Gather ‘round people and, if you have ears to hear, I’ll tell you a story about the days of yore.
It is spring and the Renaissance Faire recently opened. The people who run it always do a fine job of creating a fantasy village populated by amusing characters, apparently transported from 16th century England into modern times. Recently, images, paintings and carvings of the Green Man have grown in popularity at the Faire.
It is a surprise to me how worship and rituals celebrating the awe of the unknowable find themselves in all of our lives, even dedicated atheists.
For instance, Burning Man originated, I’m told, in 1986 on a San Francisco beach, influenced by ritualized summer solstice celebrations and ‘Boyfriend Bonfires’. Now it has morphed into a grandiose extravaganza of non-worship of a non-deity in celebration of nothing. It involves pilgrimage to the desert, ritualized sacrifice and catharsis all in the name of… nothing? The week long event is sort of a cosmic joke about the pointlessness of all worship. I wonder who the joke is on.
Of course, the spectacle and the debauchery need to be bigger and better every year lest the resulting un-grandiose ashes start smelling of un-hipness. With an annual budget in the millions of dollars, I have to say that ‘nothing’ doesn’t come cheap. I wonder how much that works out to per pound?
At least they opt for the law of attraction over conversion by sword (so far).
As for Green Man, most people’s experience with this demi-god is limited to the spokesman for Green Giant Inc. You know, the Jolly (HO, Ho, ho) Green Giant. I doubt the original Green Man was very jolly. And considering their presence throughout the farmland of the Midwest, I think ‘Giant’ refers to their corporate identity. That said, if your memory of this brand comes with the mantra ‘eat your vegetables’, you may not harbor nostalgic thoughts about him. Many people look at religion as a chore, and not as a gift, because they were taught an ‘eat your vegetables’ attitude about it. These days, the undefined and unfocused “spiritual” suffices to describe their cosmic attachments.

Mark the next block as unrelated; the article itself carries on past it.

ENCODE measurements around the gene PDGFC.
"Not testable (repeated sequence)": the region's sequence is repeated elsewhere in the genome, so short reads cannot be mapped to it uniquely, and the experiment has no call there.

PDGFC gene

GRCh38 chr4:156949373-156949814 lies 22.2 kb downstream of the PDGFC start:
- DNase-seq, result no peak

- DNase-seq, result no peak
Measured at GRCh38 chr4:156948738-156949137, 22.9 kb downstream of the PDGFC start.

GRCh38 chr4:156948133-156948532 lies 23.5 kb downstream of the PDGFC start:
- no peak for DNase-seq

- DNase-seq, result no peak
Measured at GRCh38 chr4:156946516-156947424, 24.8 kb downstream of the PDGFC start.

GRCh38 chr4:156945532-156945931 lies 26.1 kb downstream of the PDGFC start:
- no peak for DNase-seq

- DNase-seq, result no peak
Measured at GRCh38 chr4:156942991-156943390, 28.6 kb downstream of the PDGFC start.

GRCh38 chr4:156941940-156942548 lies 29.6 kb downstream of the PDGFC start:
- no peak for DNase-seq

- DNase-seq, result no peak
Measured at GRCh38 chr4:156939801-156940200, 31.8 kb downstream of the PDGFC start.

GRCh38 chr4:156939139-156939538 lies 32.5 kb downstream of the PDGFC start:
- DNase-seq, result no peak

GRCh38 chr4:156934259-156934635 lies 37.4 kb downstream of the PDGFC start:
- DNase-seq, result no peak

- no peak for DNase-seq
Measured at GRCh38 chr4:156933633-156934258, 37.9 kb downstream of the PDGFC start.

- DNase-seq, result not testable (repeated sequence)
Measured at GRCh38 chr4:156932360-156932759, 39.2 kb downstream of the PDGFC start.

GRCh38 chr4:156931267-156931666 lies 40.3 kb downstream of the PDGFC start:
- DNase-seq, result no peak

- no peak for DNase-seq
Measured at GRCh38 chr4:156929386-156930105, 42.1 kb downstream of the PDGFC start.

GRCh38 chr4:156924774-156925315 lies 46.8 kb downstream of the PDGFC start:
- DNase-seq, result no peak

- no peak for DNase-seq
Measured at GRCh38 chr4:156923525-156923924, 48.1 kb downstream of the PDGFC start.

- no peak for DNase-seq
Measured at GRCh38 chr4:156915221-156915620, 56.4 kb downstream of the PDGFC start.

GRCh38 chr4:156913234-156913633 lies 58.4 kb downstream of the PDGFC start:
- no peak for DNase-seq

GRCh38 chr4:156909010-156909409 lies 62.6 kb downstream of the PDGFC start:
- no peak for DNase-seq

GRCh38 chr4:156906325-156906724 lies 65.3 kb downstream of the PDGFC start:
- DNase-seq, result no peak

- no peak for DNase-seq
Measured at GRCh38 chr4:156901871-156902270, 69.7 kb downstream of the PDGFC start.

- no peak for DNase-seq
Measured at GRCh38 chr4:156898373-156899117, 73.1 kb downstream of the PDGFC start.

At the Faire, images and carvings of Green Man look upon the festivities with a countenance ranging from mysterious to cute, a barely human façade receding into the foliage. He doesn’t demand attention like the Burning Man, but he watches from every corner.
Actors dressed as Puritans and acting like buffoons, compete in their ridicule of ‘un-evolved’ beliefs. By implication, Green Man sprang full grown and new from the environmentalist mind. (He’s green, get it?) But his origins lie in the dark beginnings of civilization itself. We’ve seen this face before.
Hard winters and increasing numbers challenged primitive tribes’ struggle for survival. With the advent of agriculture, Green Man was the god they appealed to for bountiful harvests. His ancient image is found throughout Europe and the Middle East. (Incidentally, the most ancient recipes yet discovered are for beer. Bread came later as a byproduct.)
Human sacrifice was the norm then. As with public stoning, even today, purging the sins of the many with the blood of one was a most efficient remedy. Afterwards, (almost) everyone felt better.
A slave or captive was the likely candidate. After appropriate rituals, the ‘green man’ was stripped bare, adorned with leaves and branches and given a running head start. Those so inclined, then set after him with much fanfare, howling like dogs and wielding the Neolithic equivalent of machetes. Think of a particularly lethal fraternity hazing.
The 1966 movie “The Naked Prey” with Cornel Wilde, depicted this dynamic quite vividly. Only, back then, there was no sanctuary, for at that moment, the home village of the victim was treating some other poor slob to a similarly gruesome fate.
Once caught (and he was always caught, are you kidding me?), he was diced and sprinkled over the fields in hopes of his generating a plentiful harvest. What people won’t go through for a bowl of hot porridge!
Despite the dire results of my research, one year I attended the Renaissance Faire dressed as a facsimile Green Man. I couldn’t guess the reception I would get.
My date, a willowy blond, had no idea of my plan and had never heard of Green Man. She was bemused at the prospect of being escorted through the Faire by a human shrub. To our surprise, cheers and salutations greeted our approach to the gate. Green Man was a star.
I was embarrassed that buxom women kept asking my date to take their pictures with “the Green Man”. She responded with patient good humor. And despite a well-dressed pirate’s attempt to spirit her away, she chose to stick by me. She knew she could count on my shade.
I called her ‘Twiggy’ and she called me ‘Seedy’. We strolled through the Faire that afternoon with our fingers entwined. It was the beginning for us. Our love blossomed. Those man made images have no power behind them. Ashes are contrary to life and we happily chose life. I’ve been planted in her garden ever since.